¹Various dates of birth are cited online, giving August 11th as the month and day and listing 1966, 1965 or in one instance 1963 at the year, making her anywhere from twelve to fifteen at the time the film was shot (1979). While I can’t prove which, if any, of these are correct, suffice it to say I do have solid evidence that fifteen is probably the upper limit for how old she could have been. As for the character Livia is playing—also named Livia—no age is specified in the film, other than the fact that she’s too young to control her father’s fortune and requires a guardian.

²While the scene does end kind of ambiguously, with Livia and Mike appearing to either sit or lie down, this is the kind of film where if the characters did have sex it would definitely be shown. So I infer they did not, and believe the director intended the audience to understand that Livia remains chaste until a later scene, where that sex takes place is unequivocal—and unfortunate.

³Which I have omitted to avoid making this post too graphic, though to be clear, it’s just acting. Not even Gemser and Tinti, who were married in real life, actually had sex on screen. Nevertheless, some may find it uncomfortably realistic, as no body double is substituted for Livia, but it’s clearly her throughout. Plot-wise, the scene does follow from what was built up before, sad though it is. However, one could question whether it was necessary to film the scene quite so explicitly.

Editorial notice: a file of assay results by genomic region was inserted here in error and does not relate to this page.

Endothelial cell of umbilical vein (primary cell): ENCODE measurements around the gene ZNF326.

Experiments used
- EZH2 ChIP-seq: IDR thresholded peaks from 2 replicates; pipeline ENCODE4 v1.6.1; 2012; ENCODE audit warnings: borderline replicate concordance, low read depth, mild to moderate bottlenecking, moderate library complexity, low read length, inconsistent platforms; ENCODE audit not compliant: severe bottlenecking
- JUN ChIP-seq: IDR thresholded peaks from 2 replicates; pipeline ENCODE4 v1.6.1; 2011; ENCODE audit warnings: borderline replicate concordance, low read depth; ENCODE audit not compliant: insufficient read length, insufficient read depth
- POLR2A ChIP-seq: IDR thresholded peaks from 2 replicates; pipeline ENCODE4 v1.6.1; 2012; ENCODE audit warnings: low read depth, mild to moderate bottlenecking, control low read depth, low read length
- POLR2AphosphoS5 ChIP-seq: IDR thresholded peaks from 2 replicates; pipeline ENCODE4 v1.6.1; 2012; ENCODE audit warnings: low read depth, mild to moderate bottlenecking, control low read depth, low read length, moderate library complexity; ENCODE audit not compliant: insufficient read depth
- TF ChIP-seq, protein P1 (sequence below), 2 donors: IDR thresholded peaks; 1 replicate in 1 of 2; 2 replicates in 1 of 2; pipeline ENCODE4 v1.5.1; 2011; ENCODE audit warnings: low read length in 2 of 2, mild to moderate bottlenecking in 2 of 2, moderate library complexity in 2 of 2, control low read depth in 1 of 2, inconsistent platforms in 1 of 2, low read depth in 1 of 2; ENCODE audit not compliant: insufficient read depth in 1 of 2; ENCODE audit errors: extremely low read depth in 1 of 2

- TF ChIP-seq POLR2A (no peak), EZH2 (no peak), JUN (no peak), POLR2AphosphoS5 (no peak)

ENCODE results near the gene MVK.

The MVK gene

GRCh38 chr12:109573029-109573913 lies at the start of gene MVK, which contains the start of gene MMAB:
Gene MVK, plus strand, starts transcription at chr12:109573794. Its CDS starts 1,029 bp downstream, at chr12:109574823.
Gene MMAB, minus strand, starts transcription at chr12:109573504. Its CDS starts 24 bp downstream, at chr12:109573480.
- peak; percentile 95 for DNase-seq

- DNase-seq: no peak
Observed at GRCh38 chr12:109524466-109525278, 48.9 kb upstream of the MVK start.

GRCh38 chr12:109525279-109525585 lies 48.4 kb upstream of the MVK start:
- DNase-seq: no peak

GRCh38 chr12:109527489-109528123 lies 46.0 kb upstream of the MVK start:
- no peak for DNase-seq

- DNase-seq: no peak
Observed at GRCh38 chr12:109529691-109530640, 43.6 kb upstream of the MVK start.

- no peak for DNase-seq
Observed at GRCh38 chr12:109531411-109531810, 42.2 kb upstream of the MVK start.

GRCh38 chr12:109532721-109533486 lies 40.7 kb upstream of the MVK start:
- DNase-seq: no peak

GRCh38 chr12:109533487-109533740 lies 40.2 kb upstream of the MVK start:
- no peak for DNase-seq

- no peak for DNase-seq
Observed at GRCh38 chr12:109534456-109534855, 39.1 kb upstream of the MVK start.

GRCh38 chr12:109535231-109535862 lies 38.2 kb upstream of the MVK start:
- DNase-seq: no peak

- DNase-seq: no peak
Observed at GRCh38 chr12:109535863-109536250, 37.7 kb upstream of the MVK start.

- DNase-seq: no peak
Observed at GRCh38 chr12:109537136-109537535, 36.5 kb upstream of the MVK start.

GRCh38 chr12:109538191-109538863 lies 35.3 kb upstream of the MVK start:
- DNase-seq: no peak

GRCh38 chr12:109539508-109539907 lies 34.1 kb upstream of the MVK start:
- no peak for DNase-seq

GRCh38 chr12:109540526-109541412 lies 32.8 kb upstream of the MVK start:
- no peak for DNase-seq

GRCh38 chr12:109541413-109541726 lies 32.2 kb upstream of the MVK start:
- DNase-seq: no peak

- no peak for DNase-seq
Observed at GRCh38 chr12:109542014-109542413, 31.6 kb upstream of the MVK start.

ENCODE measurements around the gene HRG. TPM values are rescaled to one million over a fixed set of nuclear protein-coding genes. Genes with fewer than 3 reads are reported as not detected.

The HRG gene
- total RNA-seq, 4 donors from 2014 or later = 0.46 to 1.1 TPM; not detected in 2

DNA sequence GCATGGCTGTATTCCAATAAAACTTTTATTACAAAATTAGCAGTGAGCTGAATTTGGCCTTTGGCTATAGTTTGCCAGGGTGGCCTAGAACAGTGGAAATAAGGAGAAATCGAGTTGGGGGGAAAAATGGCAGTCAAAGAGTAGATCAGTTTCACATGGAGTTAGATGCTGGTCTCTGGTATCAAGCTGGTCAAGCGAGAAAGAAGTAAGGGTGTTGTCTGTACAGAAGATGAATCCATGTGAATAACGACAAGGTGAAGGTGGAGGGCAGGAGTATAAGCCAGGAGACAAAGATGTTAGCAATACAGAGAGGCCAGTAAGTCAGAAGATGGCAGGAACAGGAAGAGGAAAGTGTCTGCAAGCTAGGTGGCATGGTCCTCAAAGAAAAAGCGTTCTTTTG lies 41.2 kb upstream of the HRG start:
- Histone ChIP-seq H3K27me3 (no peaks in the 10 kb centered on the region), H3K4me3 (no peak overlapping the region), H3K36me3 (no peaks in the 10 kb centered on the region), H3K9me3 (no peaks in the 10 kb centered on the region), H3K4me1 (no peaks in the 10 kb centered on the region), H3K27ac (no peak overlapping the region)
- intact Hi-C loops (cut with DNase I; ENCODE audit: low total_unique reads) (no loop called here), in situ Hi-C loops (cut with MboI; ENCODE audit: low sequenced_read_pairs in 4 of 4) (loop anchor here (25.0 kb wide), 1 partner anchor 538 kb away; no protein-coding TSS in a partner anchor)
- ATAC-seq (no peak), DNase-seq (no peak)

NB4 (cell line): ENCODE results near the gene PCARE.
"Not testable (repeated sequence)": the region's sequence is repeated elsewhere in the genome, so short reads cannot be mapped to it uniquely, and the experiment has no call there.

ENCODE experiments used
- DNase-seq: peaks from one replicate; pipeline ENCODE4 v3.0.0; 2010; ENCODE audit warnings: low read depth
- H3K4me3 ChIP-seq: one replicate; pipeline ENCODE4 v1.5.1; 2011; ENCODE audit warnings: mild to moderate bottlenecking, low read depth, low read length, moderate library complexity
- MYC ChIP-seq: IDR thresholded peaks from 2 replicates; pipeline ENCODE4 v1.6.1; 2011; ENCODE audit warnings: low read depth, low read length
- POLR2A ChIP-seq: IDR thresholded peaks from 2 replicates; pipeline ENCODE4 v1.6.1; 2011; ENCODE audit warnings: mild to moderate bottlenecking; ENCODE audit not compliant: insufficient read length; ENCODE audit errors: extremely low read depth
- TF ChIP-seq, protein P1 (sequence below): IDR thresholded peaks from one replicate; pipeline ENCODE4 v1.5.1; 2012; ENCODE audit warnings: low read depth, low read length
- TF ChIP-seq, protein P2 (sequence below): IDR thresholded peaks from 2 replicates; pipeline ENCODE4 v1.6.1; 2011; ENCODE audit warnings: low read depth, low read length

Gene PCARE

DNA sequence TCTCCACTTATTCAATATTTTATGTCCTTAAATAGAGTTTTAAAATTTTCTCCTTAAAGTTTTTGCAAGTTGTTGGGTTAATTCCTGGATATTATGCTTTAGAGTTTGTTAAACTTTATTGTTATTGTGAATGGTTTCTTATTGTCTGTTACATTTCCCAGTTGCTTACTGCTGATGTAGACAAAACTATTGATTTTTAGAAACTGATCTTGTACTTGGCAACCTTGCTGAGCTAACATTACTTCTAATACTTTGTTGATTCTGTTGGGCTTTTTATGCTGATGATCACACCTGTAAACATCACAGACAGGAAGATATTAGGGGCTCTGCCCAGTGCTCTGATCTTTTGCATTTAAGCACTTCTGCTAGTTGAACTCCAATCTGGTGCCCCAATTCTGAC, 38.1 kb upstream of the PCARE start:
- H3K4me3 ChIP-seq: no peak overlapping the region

(NOTE TO COMMENTERS: While I appreciate comments on the post, I would prefer that they not focus on the rape scene. While it is perhaps understandable that people would want to comment on it, I would rather you did not unless you have something of significance to add beyond the obvious. There are other areas of the film to discuss.)

Maiden Voyages: October 2022

(Last Updated On October 3, 2022)

For Registered Pigtails Members: Over the past few months, a number of people have requested access to our restricted images and in previous posts, we have explained why this was necessary. However, a few readers are not following the instructions. I sent those specifically because member login is not done in the usual manner of other WordPress sites. The protocols established for signing in are in place to prevent or minimize automated attacks. That is why, 1) There is a non-standard login page address. If you are the only one using a particular device to access this site, your computer can remember the URL and password. 2) If you attempt to log in incorrectly, your IP will be blocked after a couple of attempts. If this happens, wait 24 hours and try again referring to the instructions sent to you. This is another measure to stop automated attacks. We apologize for the inconvenience, but this is necessary to secure the site and I can assure readers that I have to follow the same login protocols as everyone else!